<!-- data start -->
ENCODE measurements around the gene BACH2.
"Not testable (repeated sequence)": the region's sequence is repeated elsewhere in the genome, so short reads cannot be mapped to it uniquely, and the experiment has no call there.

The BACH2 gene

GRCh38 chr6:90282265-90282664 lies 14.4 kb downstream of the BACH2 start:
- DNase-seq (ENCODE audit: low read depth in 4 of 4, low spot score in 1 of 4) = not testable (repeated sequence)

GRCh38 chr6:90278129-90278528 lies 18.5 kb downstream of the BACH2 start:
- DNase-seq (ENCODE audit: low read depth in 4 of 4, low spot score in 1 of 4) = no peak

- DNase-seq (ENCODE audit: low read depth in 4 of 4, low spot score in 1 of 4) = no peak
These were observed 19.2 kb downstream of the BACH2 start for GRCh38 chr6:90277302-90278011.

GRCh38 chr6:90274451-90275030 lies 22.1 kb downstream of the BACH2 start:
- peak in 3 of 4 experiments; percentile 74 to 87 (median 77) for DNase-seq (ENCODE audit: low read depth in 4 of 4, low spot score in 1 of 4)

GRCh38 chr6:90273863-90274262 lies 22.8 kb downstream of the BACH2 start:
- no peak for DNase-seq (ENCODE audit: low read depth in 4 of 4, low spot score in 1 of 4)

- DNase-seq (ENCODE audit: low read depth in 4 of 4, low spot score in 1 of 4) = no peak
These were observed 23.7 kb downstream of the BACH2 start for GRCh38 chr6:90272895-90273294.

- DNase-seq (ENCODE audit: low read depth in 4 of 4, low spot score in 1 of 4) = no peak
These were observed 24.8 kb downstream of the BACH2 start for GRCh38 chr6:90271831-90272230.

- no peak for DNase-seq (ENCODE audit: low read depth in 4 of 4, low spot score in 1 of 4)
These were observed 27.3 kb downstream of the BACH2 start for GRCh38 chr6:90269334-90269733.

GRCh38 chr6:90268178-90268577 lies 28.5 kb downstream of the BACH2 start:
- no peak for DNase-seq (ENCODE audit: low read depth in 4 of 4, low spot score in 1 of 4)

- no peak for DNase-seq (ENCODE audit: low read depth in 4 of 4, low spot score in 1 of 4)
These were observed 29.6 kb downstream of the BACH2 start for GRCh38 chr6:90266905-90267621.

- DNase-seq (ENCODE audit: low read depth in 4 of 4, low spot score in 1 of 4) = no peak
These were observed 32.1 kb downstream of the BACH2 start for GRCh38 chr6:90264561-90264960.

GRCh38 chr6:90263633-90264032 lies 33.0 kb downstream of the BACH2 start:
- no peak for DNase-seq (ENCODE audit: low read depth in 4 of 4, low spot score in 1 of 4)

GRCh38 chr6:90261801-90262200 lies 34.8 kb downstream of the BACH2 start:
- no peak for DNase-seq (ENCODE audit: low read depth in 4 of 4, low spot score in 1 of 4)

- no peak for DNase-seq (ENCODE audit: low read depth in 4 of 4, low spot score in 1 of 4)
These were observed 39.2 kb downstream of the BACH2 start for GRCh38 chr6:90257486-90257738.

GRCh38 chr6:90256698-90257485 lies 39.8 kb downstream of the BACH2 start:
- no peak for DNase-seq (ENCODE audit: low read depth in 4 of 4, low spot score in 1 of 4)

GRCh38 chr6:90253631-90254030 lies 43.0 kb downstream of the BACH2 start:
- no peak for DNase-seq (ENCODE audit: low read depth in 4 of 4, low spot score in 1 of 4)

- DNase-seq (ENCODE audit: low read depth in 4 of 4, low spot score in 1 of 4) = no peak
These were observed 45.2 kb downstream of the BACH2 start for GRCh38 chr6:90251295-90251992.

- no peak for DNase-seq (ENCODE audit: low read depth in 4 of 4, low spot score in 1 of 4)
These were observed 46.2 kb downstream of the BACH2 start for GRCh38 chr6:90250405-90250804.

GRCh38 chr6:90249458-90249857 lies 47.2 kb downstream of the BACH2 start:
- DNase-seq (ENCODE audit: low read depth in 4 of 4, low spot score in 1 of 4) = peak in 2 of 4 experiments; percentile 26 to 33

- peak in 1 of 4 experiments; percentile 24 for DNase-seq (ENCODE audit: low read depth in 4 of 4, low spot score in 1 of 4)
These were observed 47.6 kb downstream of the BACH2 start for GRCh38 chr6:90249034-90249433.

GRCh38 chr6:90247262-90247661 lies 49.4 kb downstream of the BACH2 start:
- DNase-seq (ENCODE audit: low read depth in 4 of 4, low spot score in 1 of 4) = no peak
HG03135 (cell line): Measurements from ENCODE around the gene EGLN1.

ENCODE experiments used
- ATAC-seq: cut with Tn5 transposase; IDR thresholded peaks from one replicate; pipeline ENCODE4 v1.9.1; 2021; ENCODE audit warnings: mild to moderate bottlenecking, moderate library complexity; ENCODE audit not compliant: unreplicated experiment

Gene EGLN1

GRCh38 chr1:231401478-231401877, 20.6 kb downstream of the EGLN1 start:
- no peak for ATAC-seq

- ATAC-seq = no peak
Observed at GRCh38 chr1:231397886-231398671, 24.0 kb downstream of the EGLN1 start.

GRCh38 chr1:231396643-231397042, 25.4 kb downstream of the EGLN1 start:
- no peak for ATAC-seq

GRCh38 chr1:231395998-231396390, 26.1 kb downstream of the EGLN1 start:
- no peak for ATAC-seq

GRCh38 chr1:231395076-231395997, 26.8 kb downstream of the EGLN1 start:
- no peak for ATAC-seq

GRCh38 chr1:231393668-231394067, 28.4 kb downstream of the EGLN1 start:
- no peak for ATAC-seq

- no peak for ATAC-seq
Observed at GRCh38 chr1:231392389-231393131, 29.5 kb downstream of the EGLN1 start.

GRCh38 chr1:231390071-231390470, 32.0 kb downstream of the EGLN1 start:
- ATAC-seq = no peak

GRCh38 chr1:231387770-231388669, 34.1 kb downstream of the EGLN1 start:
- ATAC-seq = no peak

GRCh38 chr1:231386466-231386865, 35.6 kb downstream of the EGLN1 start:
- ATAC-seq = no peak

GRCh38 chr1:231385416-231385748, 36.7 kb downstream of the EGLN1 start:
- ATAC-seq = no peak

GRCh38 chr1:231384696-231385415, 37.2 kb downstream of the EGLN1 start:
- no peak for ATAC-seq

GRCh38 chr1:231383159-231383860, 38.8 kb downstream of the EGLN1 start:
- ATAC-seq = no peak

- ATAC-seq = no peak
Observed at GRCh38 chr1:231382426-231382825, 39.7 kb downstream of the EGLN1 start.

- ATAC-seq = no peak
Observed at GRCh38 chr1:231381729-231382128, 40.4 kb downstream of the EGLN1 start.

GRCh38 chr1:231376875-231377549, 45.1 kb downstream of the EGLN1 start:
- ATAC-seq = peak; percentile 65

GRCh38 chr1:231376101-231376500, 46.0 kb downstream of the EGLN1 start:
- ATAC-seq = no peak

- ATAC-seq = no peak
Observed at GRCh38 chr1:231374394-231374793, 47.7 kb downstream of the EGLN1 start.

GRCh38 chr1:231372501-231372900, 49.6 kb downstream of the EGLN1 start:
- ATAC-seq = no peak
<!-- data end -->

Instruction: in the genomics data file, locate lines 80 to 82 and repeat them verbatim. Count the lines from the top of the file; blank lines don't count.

GRCh38 chr1:231376875-231377549, 45.1 kb downstream of the EGLN1 start:
- ATAC-seq = peak; percentile 65

GRCh38 chr1:231376101-231376500, 46.0 kb downstream of the EGLN1 start: